underlying machine hardware to do the bounds checking.

The bounds checking is neither written in Java nor in byte code. It is
a side effect of various JVM instructions.

--
Canadian Mind Products, Roedy Green.
Coaching, problem solving, economical contract programming.
See http://mindprod.com/jgloss/jgloss.html for The Java Glossary.
 
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Roedy Green
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      06-04-2004
On Fri, 04 Jun 2004 11:40:50 GMT, "Andy Fish"
<(E-Mail Removed)> wrote or quoted :

>if the bounds of the array are H and L, simply check that


In Java L is always 0.

--
Canadian Mind Products, Roedy Green.
Coaching, problem solving, economical contract programming.
See http://mindprod.com/jgloss/jgloss.html for The Java Glossary.
 
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Michael Borgwardt
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      06-04-2004
Thomas Weidenfeller wrote:

> Congratulations if you never ever had the need to check an index against
> an array size in your own code. Oh, you use exceptions exclusively for
> that?


Indeed I cannot remember any code where such a condition would not have
resulted from a bug in the code.
 
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Andy Fish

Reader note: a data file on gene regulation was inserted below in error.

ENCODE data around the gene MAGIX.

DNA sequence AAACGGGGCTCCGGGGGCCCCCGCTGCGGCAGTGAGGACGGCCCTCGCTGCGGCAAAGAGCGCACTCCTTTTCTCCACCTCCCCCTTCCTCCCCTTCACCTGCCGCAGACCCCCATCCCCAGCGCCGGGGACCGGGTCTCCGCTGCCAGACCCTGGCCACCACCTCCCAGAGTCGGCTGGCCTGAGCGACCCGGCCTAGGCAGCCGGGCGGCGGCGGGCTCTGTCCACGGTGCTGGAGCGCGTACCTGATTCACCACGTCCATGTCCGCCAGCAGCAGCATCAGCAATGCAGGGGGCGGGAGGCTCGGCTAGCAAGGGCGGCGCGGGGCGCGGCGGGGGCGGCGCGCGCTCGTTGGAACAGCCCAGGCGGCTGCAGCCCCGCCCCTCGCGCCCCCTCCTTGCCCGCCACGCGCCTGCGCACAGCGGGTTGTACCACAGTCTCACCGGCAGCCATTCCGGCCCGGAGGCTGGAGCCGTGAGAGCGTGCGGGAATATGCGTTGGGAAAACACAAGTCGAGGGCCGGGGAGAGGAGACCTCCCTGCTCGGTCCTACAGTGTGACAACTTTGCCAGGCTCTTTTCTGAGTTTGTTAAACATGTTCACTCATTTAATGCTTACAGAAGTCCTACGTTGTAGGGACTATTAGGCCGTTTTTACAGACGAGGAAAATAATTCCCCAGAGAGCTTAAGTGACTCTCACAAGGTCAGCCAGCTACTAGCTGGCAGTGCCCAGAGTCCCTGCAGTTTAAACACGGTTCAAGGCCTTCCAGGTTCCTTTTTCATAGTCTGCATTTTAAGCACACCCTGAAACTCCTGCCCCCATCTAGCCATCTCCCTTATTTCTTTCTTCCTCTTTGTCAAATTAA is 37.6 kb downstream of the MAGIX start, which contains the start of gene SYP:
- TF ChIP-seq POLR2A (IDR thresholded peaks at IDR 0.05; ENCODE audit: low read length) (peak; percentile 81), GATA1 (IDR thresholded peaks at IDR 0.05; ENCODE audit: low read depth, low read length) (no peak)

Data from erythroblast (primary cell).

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      06-04-2004

"Roedy Green" <(E-Mail Removed)> wrote in message
news:(E-Mail Removed)...
> On Fri, 04 Jun 2004 11:40:50 GMT, "Andy Fish"
> <(E-Mail Removed)> wrote or quoted :
>
> >if the bounds of the array are H and L, simply check that

>
> In Java L is always 0.
>


But a good mathematician would never quote a result over a narrower range
than he new it to be true - that would be a waste of maths

> --
> Canadian Mind Products, Roedy Green.
> Coaching, problem solving, economical contract programming.
> See http://mindprod.com/jgloss/jgloss.html for The Java Glossary.



 
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Roedy Green
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      06-04-2004
On Fri, 04 Jun 2004 14:19:50 +0200, Thomas Weidenfeller
<(E-Mail Removed)> wrote or quoted :

>Congratulations if you never ever had the need to check an index against
>an array size in your own code. Oh, you use exceptions exclusively for
>that? Ah well, ...


In your own code you don't worry about the negative case. If that has
happened, something is REALLY wrong. Overflowing the other way is a
check, for example, that ArrayList does all the time explicitly.

The JVM of course has to worry about the negative case too since it
can't trust the programmer at all. There, it can use an unsigned
machine language compare to effectively pull off the lower and upper
bounds check in one go. Sometimes it might do it with a built in
hardware instruction that does the bounds check.

The important thing to understand is that the bounds checking that
triggers ArrayIndexOutOfBounds exceptions is not written in explicit
Java or byte codes, so it is not subject to those limitations.


--
Canadian Mind Products, Roedy Green.
Coaching, problem solving, economical contract programming.
See http://mindprod.com/jgloss/jgloss.html for The Java Glossary.